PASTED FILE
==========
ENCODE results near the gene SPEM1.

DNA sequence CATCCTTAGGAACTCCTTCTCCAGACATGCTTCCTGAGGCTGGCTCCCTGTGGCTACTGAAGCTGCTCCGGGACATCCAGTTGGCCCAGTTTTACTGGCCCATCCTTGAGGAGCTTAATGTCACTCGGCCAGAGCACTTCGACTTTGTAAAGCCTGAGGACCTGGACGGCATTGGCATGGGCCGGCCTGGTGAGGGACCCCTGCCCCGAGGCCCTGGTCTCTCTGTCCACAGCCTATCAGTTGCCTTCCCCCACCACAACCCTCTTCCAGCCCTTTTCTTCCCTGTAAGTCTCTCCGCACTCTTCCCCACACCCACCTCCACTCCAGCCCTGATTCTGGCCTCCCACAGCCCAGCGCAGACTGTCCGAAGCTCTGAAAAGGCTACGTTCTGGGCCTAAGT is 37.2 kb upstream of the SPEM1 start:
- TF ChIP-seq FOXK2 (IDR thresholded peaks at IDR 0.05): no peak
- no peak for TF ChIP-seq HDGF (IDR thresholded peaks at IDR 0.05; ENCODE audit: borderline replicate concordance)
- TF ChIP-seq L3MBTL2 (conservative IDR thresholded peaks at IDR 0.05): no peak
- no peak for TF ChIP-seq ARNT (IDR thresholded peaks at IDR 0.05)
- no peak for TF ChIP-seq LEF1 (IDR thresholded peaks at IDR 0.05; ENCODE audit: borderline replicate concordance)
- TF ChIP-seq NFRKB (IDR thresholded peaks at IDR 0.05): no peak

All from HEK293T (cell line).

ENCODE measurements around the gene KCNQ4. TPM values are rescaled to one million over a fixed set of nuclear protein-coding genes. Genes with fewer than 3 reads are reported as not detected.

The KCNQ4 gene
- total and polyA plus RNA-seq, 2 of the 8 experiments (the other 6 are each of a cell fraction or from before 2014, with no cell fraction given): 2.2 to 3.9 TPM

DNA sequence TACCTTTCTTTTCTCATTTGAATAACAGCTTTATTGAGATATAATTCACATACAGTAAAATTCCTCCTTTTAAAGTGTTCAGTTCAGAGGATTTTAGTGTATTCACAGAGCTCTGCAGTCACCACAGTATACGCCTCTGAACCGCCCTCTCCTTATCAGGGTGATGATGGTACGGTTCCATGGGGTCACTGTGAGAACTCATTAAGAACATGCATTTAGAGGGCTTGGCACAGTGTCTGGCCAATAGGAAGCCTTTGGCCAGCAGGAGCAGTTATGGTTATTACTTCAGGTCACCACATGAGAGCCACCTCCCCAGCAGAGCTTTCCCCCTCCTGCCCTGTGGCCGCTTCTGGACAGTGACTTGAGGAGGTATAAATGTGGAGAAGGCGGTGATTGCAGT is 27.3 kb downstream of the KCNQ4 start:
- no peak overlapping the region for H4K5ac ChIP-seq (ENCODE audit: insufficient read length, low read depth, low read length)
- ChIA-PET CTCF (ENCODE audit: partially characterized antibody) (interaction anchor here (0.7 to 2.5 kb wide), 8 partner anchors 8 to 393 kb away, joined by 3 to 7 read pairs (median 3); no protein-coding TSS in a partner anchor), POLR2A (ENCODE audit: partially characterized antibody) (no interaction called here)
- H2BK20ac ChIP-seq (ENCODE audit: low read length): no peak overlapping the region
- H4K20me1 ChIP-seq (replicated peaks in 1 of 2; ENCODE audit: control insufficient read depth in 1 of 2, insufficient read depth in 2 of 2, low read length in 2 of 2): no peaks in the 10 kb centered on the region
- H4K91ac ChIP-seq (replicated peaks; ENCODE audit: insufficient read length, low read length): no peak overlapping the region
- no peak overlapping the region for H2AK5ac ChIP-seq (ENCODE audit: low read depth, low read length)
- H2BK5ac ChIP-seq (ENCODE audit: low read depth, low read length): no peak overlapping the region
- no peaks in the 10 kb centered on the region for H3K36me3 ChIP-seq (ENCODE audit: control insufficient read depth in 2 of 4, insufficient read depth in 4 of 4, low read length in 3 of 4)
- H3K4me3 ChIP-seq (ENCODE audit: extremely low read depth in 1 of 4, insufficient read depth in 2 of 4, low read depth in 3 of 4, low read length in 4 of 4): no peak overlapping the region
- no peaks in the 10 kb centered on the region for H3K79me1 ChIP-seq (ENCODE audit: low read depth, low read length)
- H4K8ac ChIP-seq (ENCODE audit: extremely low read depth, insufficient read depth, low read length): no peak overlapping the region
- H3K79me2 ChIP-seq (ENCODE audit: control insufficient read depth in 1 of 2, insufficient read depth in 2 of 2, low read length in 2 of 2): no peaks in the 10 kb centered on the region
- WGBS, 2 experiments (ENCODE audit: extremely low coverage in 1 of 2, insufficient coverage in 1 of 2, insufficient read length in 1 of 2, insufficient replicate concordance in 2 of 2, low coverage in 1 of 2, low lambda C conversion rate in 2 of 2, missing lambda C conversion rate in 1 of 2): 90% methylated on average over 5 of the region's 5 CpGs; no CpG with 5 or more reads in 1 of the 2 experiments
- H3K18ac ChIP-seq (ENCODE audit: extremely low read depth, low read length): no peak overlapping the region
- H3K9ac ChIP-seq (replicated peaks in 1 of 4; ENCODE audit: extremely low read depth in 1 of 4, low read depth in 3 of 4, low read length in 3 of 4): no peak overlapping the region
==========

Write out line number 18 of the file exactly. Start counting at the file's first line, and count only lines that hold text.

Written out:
- H4K91ac ChIP-seq (replicated peaks; ENCODE audit: insufficient read length, low read length): no peak overlapping the region